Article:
Columns and stories of life from the Fredericksburg area.
RED PEN: Know-it-all downgrades to know-it-some
BY LAURA MOYER
THE FREE LANCE-STAR
A TOME is a book.
But not every book is a tome.
Several weeks ago I gently corrected a reporter who wrote the phrase “a slim tome.”
The other day a different reporter tried it, using tome as a synonym for a children’s picture book.
No and no.
A tome is a large, heavy, scholarly book.
In today’s English, the New Oxford American Dictionary says, the word is “chiefly humorous.”
That’s being generous. It’s not funny; it’s breezy.
Even as attempted humor, tome can’t be applied to just any printed matter with a spine and a couple of covers.
Here’s quoting Bryan Garner in “Garner’s Modern American Usage”: “Tome refers not to any book, but only to one that is imposingly or forbiddingly large.”
Garner’s reference book, which I got for Christmas, has 942 pages and weighs 4.4 pounds. I find it tremendously helpful and not “imposingly or forbiddingly large.”
Still, it’s big. It’s a deep, scholarly blue. If you dropped it on your foot, it would hurt.
I wouldn’t call it a tome, but if somebody else did and I were copy editing, I’d let it go.
NOT JUST PRESBYTERIAN
The problem with being a know-it-all is that sometimes what you think you know, you don’t.
I was gearing up for a nice smackdown of the misuse of the word manse.
A manse, I remembered, is the home where a minister—especially a Presbyterian minister—lives.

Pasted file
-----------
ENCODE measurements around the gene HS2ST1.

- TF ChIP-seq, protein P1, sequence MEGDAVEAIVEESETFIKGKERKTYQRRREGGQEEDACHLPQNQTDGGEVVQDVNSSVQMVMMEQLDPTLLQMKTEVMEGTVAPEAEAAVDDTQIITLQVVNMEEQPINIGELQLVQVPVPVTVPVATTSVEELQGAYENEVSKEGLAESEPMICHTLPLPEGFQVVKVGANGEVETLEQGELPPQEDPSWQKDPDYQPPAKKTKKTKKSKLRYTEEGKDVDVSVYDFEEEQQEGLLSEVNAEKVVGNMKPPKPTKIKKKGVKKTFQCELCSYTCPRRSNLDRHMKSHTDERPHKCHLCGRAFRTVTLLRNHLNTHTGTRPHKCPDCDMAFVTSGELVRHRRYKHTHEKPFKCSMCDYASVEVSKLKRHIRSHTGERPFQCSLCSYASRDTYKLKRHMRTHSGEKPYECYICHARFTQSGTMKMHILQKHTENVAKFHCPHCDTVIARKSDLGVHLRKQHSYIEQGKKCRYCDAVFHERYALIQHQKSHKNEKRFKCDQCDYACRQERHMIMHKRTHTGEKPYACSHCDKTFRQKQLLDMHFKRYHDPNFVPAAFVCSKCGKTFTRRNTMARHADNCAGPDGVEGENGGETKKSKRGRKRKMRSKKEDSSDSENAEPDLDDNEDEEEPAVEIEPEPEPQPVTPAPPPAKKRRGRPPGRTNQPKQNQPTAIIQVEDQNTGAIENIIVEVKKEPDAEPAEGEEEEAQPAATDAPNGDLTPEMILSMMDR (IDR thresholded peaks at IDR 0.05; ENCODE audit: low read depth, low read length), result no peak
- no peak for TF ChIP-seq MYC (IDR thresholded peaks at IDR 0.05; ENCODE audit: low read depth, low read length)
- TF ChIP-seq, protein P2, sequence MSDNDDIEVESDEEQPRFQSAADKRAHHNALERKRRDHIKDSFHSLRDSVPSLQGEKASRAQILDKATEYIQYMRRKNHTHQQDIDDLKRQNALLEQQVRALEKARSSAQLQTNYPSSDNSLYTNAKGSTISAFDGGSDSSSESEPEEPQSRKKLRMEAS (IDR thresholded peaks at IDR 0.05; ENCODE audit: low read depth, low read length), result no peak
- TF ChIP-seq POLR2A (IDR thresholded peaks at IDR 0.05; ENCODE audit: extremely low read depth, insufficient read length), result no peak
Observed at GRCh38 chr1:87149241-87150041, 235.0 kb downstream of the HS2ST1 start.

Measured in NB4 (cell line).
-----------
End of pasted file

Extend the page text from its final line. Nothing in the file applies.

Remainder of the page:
But I’ve seen it used as a short, breezy synonym for mansion. That, I was going to say, is wrong, wrong, wrong.
While my Webster’s New World Third College Edition does give the Presbyterian minister’s dwelling definition first, it says the word has an “archaic” meaning as any large or grand home.
I would not have been surprised if Webster’s had allowed manse for a mansion based on modern misuse. But I was surprised that it is “archaic,” implying that the broader definition came first.
Sure enough, the New Oxford American Dictionary says the use of “manse” to mean “the principal house of an estate”—with no religious connotation—dates to the late 15th century. It says the word comes to English from the medieval Latin for a house or dwelling.
Once again I find that I am merely a know-it-some.
Laura Moyer of The Free Lance–Star is a lifelong compulsive copy editor. A version of this column appeared in her Red Pen blog on fredericksburg.com. You can reach her at 540/374-5417 or firstname.lastname@example.org.